GUNS, cannons, bullets and mercenaries — these were the essentials in old Penang and a number of roads have kept these memories alive.
Magazine Road was named after the government gunpowder depot, which was formerly located at the present Gama supermarket.
According to Boon Raymond, who blogs about the streets of Penang, the Chinese used to call Magazine Circus as Goh Pha Teng to refer to the “five arms gas lamps” that stood there.
To the older Penangites, it was also commonly known as Cheng I-Oh Keng which means gunpowder store or armoury.
Little information is available on the functions of the armoury but Penang must have been some kind of a cowboy town.
Then, there is Cannon Square, near Khoo Kongsi, where a cannon shot was fired during the secret society fights known as the Penang Riots of 1867.
The one personality who found his place in history, and on the streets of Penang, was businessman Khoo Thean Teik — of which Thean Teik Road was named after.
Thean Teik, literally translated as “heavenly virtues”, was said to be the leader of a notorious triad.
At the age of 34, he established himself as the Big Brother or tai kor, and when the riots broke out, he was convicted for instigating them.
At that time, he was also a director of the Khoo Kongsi, the clan house of the Khoos, but that did not stop the authorities from sentencing him to death.
But Khoo had enough clout and influence. The British colonial government feared that his execution would led to another riot and quickly reduced it to life imprisonment. But he was released after seven years.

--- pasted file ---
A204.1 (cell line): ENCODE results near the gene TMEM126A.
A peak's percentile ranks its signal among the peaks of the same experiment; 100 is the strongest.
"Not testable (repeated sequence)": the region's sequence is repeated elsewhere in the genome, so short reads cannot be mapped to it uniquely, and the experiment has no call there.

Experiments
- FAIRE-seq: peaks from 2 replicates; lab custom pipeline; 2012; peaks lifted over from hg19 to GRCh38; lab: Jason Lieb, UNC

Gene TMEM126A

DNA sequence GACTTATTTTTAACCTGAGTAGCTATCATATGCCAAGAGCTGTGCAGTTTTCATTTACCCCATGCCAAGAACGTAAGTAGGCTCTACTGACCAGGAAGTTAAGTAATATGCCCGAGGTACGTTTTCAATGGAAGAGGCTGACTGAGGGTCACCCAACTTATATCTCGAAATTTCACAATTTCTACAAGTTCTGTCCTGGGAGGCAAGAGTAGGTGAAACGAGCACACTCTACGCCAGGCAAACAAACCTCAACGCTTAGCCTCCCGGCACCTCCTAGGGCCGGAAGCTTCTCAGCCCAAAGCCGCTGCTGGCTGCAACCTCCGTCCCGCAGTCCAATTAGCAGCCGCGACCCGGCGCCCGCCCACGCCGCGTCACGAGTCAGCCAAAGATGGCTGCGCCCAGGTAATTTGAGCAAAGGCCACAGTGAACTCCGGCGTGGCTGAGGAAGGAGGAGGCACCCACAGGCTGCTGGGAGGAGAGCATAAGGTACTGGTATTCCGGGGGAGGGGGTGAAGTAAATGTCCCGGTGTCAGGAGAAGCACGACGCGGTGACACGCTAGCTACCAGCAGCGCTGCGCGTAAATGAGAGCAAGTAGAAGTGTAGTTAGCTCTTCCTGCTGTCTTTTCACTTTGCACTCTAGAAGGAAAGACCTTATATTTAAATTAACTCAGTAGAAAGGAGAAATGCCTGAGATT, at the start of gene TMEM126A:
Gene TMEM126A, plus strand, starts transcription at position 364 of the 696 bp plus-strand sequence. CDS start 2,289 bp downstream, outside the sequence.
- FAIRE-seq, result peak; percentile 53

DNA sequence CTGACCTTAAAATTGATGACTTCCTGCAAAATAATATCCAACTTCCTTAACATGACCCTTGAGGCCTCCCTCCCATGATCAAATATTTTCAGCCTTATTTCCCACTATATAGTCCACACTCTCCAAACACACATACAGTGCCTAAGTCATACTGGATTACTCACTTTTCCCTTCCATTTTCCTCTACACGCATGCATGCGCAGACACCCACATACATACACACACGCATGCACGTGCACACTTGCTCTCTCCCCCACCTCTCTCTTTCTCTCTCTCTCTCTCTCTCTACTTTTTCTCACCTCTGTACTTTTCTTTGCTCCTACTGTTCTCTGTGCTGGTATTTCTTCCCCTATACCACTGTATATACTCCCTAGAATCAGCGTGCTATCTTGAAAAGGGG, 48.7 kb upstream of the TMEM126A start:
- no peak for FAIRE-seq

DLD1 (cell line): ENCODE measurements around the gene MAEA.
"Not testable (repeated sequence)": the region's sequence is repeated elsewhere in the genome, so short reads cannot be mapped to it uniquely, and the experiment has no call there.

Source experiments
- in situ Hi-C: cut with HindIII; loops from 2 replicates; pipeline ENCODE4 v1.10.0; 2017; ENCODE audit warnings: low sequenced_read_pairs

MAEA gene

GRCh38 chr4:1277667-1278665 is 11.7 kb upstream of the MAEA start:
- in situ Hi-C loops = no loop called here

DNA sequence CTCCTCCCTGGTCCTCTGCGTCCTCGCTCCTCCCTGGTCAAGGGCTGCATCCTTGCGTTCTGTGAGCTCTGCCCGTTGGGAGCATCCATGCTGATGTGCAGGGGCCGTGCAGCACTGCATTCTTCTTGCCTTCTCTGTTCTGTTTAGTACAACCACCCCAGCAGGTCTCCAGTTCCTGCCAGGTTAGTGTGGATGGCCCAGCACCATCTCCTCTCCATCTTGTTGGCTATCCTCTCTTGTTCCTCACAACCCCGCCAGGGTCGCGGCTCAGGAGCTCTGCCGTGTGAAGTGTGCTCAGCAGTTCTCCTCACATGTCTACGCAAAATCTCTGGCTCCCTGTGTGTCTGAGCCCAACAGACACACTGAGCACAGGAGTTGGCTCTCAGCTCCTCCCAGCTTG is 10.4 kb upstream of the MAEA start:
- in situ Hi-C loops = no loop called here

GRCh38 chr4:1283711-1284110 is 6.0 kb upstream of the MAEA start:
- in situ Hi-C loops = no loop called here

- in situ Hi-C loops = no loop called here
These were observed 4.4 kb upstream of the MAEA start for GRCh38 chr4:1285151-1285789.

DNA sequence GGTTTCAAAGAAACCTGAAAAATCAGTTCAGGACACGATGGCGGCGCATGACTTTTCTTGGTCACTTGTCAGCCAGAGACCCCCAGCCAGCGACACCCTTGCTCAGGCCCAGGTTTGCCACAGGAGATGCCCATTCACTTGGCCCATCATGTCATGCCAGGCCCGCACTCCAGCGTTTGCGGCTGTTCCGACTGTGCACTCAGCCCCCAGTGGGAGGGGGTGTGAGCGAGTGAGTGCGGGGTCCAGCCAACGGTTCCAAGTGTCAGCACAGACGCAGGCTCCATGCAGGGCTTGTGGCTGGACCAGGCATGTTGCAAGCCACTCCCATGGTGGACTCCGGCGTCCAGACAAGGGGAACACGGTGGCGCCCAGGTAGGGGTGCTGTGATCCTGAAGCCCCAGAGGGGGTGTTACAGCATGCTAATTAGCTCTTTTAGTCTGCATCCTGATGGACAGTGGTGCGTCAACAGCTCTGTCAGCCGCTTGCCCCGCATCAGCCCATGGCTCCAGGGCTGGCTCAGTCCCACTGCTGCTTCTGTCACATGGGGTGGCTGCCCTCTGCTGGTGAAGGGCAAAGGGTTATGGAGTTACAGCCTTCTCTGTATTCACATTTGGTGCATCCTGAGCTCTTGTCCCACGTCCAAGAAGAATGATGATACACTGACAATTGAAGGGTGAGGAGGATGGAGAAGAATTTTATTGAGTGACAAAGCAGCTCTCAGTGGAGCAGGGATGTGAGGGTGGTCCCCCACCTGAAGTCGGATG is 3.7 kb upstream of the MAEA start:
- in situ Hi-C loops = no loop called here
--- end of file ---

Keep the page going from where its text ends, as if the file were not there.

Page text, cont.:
He made his fortune and prospered by buying up vast tracts of land at what is now known as Thean Teik Estate.
Much of the money came from immigrant labour trading and opium distribution, permitted by the British. In Perak, he was involved in gaming and pawn-broking, which made him even richer.
Given the circumstances in old Penang, the British realised it had to beef up its army to ensure peace, or rather, control over its territory.
Sepoy Lines Road, located opposite the Penang General Hospital, was where Indian soldiers hired by the British colonial government used to stay.
They were known as Sepoys, a Persian word for infantry soldiers, in the Mughal Empire and in the 18th century, they were hired by the British East India Company, which was then making its foray into the East.
In one entry in Wikipedia, it claimed that over 80% of the East India Company’s 300,000-strong army were from India.
In Penang, the barracks of the Sepoys were located there while the British soldiers stayed at the nearby Barracks Road, near where the Penang Prison is.
Not far from Sepoy Lines Road, is Cantonment Road located in the district of Pulau Tikus.
As the name suggests, there used to be an army cantonment or camp there.
But it is the Polo Ground field adjacent to Sepoy Lines Road that is of interest as a landmark to Penangites.
Located in front of the Seri Mutiara — the Penang Governor’s residence — the field was reportedly created around the late 19th century.